# Real Analysis: Function Continuity

Let $$A, B \subset \mathbb{R}$$, let $$f : A \rightarrow B$$, and let $$x_0 \in A$$. Then $$f$$ is continuous at $$x_0$$ if and only if $$\lim_{x \rightarrow x_0} f(x) = f(x_0)$$.

I proved the first part

$$f$$ is continuous at $$x_o$$ if $$\lim_{x \rightarrow x_0} f(x) = f(x_0)$$

using "$$f$$ is continuous at $$x_o$$ in $$A$$ ($$dom(f)$$) if, for every sequence {$${x_n}$$} in $$A$$ ($$dom(f)$$) converging to $$x_0$$, we have $$\lim_n f(x_n) = f(x_0)$$"

Moreover, I tried proving the second part, which is

$$\lim_{x \rightarrow x_0} f(x) = f(x_0)$$ if $$f$$ is continuous at $$x_o$$

using the other definition of continuity that involves $$\delta > 0$$ and $$\epsilon >0$$, which eventually proves that $$\lim_n f(x_n) = f(x_0)$$.

My question is, is it correct proving the second part of the statement using aforementioned definition? or are there any other ways to prove the second part?

To prove the second part, suppose that it is not true. Then for some sequence $$\{x_n\}$$ converging to $$x_0$$, it is not true that $$f(x)$$ converges to $$f(x_0)$$, since otherwise for every sequence $$\{x_n\}$$ converging to $$x_0$$, $$f(x)$$ converges to $$f(x_0)$$, then $$\lim _{x \to x_0} f(x)=f(x_0)$$. Therefore $$f$$ is not continuous at $$x_0$$, which is a contradiction.

There is nothing to prove since it is just a definition that $$f(x)$$ is continuous at $$x=x_0 \iff \lim_{x\to x_0} f(x)=f(x_0)$$.

What we need to prove, in general, is that an assigned function $$f(x)$$ is continuous at a point according to the given definition.

Refer for example to the related

• I think that this answer misses the point. There are numerous definitions of continuity that one encounters in real analysis, e.g. via $\lim_{x \to x_0} f(x) = f(x_0)$, having $\lim_{n \to \infty} f(x_n) = f(x_0)$ for all sequences $x_n \to x$, or that $f^{(-1)}(\mathcal{O})$ is open for open sets $\mathcal{O}$. The fact that the asker is trying to prove the equivalence of the first two definitions is in the question. (-1)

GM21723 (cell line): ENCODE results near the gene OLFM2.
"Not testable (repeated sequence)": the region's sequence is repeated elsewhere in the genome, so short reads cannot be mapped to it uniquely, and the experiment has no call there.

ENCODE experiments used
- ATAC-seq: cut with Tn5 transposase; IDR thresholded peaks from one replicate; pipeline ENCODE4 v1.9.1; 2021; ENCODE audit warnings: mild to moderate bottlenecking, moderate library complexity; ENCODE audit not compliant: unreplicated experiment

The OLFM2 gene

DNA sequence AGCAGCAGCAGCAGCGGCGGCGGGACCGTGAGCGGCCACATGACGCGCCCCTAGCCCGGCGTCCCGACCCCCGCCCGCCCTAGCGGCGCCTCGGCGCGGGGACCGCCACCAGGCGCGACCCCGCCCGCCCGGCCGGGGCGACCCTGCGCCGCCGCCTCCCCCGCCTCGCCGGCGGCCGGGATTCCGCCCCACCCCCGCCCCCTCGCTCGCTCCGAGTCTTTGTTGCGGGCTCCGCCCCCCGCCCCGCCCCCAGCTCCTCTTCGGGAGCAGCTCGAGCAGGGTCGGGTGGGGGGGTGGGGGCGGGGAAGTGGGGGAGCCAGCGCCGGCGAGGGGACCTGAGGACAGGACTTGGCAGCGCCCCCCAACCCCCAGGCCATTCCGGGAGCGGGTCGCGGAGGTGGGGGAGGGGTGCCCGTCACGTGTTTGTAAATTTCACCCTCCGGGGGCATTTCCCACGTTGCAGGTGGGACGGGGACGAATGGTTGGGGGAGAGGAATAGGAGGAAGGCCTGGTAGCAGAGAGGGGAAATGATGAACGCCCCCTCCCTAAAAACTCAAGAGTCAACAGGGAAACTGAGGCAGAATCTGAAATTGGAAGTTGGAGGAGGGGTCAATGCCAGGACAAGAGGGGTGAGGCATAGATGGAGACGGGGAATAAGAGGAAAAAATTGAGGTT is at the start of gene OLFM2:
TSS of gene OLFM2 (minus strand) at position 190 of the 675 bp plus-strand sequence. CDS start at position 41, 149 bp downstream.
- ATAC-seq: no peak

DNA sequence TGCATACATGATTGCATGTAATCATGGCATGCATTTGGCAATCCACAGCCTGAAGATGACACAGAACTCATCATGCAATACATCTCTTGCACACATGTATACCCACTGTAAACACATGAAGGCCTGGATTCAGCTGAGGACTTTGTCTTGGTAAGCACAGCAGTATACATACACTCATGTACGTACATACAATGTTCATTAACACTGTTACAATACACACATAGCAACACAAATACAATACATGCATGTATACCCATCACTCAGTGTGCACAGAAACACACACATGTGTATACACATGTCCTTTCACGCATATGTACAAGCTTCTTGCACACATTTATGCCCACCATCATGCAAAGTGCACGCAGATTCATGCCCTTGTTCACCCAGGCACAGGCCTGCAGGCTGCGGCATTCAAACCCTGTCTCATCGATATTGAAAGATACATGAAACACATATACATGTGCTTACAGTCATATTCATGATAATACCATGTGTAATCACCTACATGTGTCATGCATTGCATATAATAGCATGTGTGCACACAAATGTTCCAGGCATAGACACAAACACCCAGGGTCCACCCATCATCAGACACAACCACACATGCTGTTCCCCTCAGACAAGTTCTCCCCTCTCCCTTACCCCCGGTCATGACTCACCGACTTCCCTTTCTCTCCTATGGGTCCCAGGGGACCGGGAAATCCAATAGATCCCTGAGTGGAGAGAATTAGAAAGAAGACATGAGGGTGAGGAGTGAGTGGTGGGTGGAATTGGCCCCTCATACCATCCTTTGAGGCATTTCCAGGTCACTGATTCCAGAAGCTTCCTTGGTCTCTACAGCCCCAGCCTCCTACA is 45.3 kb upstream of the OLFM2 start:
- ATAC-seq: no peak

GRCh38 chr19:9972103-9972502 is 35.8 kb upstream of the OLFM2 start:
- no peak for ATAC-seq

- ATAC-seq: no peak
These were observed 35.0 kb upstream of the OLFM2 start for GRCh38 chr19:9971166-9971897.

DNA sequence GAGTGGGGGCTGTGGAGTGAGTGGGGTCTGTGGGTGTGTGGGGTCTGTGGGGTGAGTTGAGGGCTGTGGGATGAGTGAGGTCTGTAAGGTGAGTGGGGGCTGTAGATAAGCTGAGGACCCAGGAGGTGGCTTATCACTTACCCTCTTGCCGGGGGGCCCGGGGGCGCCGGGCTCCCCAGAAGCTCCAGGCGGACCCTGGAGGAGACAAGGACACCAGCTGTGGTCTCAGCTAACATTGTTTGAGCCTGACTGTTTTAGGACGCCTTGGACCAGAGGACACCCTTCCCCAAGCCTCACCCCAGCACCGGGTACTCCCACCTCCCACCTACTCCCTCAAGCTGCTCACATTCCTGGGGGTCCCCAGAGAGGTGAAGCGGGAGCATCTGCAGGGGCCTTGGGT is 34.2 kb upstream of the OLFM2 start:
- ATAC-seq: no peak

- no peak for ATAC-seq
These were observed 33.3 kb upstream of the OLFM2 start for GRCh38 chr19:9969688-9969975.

– user296602
Commented Nov 14, 2018 at 3:00
• @TBongers In that specific case the initial statement to prove seems just the first definition you also refer to. Maybe you are right, but then the question should be formulated in a more clear way about that. Let help the asker with that.
– user
Commented Nov 14, 2018 at 3:26
• Yes, sorry for the vague statements. What I'm trying to ask is that whether or not there are other ways to prove the initial statements other than using the definitions of continuity themselves. Hope this clarifies. Commented Nov 14, 2018 at 3:30
• @JeffrySantosa My point is that the initial statement is simply the (one) definition of continuity and we don’t need to prove it. If you need to prove the equivalence between two or more different definitions, as claimed here by TBonger, then you should clearly state that.
– user
Commented Nov 14, 2018 at 3:36